Ride were able to see out 1993 riding on the success (critically, if not commercially) of Going Blank Again and a third LP was keenly anticipated, demonstrated by regular music press features which provided some allusion to influences like Neil Young. However, despite having a solid fanbase and some mainstream success, the lack of a breakthrough contributed to inter-band tension, especially between Gardener and Bell. Their third LP, Carnival of Light, was released in 1994 (1994 in music), after shoegazing had given way to Britpop among mainstream listeners. Carnival of Light was oriented towards this new sound to some extent, but sales were sluggish and the shift in musical tastes devastated much of their original audience. Opening with the riff-heavy "Moonlight Medicine", notable tracks include "From Time to Time", "Birdman" and a cover of The Creation's "How Does It Feel to Feel". Despite having what many consider to be a patchy array of tracks, Carnival of Light remains a favourite for many fans.
It appears that the band split due to creative and personal tensions between Gardener and Bell. Both had led the band away from their Shoegazing roots to become more contemporary, hoping to change their style with the times. It has been remarked by Queralt that the band had two future directions open to them, and they chose the wrong option. The track listing of Carnival of Light gives an indication of the tension that was mounting between the two guitarists, with the first half of the album being songs written by Mark Gardener and the last half of the album being songs written by Andy Bell - one or both had refused to let their songs be interspersed with pieces written by the other. Other musical changes, such as the use of a Cathedral boy's choir for one song and Hammond organs for a number of others, were not as innovative or creative as had been hoped.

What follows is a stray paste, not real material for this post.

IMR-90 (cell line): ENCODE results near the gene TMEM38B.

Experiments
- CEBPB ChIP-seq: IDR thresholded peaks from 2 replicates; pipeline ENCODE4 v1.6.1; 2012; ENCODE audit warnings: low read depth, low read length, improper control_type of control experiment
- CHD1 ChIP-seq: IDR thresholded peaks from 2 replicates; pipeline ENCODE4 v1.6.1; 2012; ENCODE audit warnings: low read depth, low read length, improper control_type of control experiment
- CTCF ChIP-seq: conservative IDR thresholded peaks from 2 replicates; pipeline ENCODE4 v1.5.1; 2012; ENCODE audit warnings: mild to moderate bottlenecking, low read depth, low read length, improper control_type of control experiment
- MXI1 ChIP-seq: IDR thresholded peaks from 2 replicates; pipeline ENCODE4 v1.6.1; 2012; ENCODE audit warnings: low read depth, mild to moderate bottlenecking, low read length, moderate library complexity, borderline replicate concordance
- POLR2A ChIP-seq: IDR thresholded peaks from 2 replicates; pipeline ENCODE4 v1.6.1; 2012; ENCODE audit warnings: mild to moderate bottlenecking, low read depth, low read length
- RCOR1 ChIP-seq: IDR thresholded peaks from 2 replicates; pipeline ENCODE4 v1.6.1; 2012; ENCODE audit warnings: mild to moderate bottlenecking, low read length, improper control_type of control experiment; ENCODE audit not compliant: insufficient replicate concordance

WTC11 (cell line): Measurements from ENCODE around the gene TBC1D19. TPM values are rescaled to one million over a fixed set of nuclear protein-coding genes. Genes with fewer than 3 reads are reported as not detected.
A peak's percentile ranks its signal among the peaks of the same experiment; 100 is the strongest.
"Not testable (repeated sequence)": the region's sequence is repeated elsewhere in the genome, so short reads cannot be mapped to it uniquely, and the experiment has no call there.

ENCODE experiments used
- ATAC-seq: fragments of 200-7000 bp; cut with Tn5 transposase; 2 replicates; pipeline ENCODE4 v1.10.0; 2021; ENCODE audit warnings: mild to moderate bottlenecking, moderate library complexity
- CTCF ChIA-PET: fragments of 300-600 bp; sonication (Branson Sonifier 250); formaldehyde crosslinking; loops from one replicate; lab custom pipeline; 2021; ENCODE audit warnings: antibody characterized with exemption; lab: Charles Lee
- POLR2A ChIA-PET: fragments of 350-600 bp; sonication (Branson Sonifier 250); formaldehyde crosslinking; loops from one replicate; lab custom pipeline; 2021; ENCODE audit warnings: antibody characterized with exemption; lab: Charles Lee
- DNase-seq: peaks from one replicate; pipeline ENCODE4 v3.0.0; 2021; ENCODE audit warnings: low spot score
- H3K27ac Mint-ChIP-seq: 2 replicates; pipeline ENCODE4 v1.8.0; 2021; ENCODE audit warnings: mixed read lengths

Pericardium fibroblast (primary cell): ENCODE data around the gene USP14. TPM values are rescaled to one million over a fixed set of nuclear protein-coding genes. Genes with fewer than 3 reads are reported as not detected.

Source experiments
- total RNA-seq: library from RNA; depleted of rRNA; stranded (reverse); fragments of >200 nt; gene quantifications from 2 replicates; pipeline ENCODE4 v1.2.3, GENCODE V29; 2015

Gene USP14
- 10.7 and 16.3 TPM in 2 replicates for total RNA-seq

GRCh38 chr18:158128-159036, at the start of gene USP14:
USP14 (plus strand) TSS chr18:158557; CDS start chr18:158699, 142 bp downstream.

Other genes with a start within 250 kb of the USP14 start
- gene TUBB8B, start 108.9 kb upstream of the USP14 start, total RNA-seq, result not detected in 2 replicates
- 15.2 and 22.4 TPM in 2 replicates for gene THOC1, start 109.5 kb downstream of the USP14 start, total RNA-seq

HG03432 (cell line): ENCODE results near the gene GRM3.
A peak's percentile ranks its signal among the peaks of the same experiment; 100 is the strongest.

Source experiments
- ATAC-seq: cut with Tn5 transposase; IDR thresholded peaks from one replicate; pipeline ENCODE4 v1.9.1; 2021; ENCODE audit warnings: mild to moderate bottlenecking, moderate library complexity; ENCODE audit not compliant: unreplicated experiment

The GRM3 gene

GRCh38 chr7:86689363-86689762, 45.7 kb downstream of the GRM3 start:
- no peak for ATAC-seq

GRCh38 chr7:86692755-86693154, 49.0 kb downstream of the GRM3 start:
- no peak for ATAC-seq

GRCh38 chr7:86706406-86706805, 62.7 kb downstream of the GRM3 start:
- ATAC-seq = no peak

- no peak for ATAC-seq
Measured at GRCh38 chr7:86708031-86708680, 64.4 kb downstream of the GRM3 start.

By the time Tarantula appeared, the band was beginning to self destruct. Bell penned most of the songs while Gardener provided only one - the tension within the band leading to an inability to write meaningful musical pieces. Castle on the Hill, written by Bell, was a lament for the band's situation and contains references to Gardener's self imposed exile from the group. Against all common sense from the record company, the album was released and remained on sale for one week before being withdrawn. Critics and fans alike had panned the album (although the first single off the album, "Black Nite Crash", was awarded "single of the week" by weekly music magazine Melody Maker), and it was no surprise that the band had split before the record had even been released.
Since the break-up, both Bell and Gardener have been more reflective about the group's disintegration, with Bell especially admitting his own part in the process. It appears that they were too young and too stubborn and had no real idea of where the band was heading when they changed their style.
1. "Chelsea Girl"
2. "Drive Blind"
3. "Like a Daydream"
5. "Dreams Burn Down"
6. "Vapour Trail"
8. "Leave Them All Behind"
12. "From Time to Time"
13. "How Does it Feel to Feel"
14. "I Don't Know Where it Comes From"
15. "Black Nite Crash"
1. "Something's Burning"
2. "Tongue Tied"
3. "She's So Fine"
4. "In A Different Place (Differently)"